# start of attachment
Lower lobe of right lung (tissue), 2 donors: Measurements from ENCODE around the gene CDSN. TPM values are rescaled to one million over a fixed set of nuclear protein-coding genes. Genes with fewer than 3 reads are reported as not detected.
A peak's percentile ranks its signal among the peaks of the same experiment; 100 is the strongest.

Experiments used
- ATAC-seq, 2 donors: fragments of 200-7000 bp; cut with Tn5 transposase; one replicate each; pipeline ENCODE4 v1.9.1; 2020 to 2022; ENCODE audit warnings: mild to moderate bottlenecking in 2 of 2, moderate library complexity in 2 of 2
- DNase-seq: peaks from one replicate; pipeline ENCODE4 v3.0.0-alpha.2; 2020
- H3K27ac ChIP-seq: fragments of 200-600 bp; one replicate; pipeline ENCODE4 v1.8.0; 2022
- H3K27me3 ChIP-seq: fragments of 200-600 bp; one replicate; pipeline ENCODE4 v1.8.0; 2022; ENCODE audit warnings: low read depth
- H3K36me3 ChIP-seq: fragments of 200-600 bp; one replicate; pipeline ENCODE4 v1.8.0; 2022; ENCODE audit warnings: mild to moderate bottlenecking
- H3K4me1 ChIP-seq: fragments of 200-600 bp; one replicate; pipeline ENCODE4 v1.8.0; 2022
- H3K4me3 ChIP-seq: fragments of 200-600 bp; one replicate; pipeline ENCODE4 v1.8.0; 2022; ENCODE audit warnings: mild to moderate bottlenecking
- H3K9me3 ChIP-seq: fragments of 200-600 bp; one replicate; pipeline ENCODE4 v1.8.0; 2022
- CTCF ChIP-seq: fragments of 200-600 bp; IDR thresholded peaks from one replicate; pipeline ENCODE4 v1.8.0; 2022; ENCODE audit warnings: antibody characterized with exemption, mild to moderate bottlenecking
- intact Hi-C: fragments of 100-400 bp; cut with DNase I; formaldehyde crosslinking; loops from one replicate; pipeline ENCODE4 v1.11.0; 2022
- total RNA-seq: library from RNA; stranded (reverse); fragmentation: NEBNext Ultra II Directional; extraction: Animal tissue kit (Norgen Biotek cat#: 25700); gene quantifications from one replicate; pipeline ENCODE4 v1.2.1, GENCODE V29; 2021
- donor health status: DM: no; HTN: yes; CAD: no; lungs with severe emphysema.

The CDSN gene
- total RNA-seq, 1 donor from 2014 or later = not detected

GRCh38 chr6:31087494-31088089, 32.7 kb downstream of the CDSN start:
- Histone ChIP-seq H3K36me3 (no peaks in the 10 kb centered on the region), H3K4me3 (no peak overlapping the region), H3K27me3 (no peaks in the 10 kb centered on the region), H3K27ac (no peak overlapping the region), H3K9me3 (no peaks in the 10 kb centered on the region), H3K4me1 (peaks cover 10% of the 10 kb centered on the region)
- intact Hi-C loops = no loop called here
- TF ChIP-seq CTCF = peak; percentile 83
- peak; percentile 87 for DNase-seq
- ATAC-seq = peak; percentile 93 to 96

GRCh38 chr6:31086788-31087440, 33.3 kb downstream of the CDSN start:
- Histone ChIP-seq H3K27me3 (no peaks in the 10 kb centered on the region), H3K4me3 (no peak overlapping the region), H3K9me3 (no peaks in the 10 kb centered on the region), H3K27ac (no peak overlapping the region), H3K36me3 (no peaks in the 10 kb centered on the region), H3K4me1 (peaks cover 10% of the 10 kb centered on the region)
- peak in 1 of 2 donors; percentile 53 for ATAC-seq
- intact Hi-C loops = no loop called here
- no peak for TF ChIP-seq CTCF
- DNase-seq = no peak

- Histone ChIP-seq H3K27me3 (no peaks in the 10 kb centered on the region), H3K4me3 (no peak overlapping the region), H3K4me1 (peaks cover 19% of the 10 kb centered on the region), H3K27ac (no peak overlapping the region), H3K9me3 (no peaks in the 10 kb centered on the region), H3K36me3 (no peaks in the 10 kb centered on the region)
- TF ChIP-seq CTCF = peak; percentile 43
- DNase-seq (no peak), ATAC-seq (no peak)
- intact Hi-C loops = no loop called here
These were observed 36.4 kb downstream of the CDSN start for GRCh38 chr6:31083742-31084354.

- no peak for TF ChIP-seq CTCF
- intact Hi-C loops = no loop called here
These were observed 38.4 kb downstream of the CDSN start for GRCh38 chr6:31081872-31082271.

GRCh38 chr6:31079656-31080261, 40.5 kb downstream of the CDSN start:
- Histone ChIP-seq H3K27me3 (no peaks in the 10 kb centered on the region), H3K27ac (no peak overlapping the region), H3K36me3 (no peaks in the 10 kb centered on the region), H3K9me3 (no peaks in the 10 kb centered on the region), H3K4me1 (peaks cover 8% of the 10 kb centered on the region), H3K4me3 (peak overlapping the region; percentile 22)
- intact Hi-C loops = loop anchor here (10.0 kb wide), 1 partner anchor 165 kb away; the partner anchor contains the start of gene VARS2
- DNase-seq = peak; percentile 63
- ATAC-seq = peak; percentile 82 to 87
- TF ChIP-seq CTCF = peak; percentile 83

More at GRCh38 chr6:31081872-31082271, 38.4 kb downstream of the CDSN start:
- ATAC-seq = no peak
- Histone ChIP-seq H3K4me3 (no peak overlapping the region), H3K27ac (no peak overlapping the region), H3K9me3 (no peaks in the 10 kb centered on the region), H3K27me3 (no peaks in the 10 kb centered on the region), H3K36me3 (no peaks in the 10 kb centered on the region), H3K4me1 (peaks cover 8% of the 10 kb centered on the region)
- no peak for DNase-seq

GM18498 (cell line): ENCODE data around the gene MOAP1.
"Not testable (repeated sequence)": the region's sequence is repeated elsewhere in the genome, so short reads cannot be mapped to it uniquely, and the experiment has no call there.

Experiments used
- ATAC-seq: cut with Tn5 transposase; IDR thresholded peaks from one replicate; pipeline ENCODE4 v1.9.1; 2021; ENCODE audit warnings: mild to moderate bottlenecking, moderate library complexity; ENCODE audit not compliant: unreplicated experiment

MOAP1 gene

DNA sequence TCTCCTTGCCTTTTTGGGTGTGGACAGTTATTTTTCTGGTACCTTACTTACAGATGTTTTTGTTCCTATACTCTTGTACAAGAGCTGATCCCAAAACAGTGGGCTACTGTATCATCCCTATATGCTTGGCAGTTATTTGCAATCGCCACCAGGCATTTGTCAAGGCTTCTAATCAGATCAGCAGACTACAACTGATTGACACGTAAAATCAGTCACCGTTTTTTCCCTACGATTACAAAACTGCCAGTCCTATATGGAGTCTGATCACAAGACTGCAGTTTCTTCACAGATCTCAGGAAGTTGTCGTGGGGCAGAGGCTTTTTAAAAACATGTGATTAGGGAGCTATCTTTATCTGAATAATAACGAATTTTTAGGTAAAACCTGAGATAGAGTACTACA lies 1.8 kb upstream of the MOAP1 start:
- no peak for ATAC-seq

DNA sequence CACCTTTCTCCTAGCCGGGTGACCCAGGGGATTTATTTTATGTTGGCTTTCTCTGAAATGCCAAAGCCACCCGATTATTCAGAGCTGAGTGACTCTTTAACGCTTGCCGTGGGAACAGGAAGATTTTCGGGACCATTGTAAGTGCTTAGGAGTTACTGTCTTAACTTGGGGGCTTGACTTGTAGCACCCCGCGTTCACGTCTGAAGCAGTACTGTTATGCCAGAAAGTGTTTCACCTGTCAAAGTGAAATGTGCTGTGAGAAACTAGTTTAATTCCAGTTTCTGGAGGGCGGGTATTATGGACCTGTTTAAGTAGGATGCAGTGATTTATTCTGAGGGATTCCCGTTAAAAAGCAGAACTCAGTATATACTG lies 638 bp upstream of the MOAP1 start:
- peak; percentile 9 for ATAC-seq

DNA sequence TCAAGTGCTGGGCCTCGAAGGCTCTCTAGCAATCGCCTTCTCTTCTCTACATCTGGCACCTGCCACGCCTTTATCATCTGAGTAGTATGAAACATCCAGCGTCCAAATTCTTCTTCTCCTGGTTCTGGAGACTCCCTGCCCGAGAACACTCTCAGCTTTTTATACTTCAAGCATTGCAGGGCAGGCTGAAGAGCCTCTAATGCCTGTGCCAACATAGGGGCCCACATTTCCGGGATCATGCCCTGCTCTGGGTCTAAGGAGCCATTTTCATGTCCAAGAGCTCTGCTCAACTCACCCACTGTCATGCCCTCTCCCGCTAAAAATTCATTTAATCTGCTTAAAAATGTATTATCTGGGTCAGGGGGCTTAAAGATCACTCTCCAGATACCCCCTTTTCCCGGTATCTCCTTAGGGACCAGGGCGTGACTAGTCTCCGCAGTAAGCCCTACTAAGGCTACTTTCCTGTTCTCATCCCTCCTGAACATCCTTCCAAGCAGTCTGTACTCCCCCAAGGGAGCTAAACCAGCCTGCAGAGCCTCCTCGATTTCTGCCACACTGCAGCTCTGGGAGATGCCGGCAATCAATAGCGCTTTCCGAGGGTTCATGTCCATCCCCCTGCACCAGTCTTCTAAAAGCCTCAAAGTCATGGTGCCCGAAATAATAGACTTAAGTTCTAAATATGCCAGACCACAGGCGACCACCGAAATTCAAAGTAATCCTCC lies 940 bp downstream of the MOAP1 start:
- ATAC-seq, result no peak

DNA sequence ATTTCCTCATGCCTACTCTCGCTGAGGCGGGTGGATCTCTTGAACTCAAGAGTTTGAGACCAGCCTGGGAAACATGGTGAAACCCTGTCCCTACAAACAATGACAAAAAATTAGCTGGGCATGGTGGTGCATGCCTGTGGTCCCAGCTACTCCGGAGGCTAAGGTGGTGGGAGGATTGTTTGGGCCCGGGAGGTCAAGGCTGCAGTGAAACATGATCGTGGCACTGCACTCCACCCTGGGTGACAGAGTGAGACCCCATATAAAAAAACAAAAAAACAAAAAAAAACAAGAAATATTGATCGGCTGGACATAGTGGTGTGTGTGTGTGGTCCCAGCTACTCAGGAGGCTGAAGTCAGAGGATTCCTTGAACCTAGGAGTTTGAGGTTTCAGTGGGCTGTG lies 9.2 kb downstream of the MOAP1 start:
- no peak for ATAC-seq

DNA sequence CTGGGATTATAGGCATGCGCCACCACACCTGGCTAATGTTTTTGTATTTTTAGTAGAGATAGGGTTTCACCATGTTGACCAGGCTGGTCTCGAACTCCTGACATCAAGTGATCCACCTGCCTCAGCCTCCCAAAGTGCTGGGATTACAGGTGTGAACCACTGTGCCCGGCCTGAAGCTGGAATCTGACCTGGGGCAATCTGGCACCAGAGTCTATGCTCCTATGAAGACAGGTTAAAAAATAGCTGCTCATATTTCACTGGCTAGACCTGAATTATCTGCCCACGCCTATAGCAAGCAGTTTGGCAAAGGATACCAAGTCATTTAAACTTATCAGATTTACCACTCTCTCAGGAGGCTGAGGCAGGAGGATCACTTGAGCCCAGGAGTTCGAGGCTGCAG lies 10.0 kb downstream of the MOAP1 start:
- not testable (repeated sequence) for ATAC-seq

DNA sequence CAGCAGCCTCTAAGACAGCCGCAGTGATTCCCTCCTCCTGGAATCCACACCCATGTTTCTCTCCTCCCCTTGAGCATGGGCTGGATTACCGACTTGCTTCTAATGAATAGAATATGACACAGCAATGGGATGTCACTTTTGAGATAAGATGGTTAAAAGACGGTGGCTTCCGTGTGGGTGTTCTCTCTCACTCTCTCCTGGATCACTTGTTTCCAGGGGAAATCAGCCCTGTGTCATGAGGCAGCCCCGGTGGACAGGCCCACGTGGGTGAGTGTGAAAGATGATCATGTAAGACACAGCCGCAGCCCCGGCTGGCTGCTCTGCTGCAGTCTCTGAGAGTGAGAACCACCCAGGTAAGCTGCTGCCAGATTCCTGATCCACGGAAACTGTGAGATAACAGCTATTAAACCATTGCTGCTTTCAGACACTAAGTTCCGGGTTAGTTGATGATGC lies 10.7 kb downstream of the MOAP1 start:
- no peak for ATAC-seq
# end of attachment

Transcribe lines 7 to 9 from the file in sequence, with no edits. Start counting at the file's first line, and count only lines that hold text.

- H3K27me3 ChIP-seq: fragments of 200-600 bp; one replicate; pipeline ENCODE4 v1.8.0; 2022; ENCODE audit warnings: low read depth
- H3K36me3 ChIP-seq: fragments of 200-600 bp; one replicate; pipeline ENCODE4 v1.8.0; 2022; ENCODE audit warnings: mild to moderate bottlenecking
- H3K4me1 ChIP-seq: fragments of 200-600 bp; one replicate; pipeline ENCODE4 v1.8.0; 2022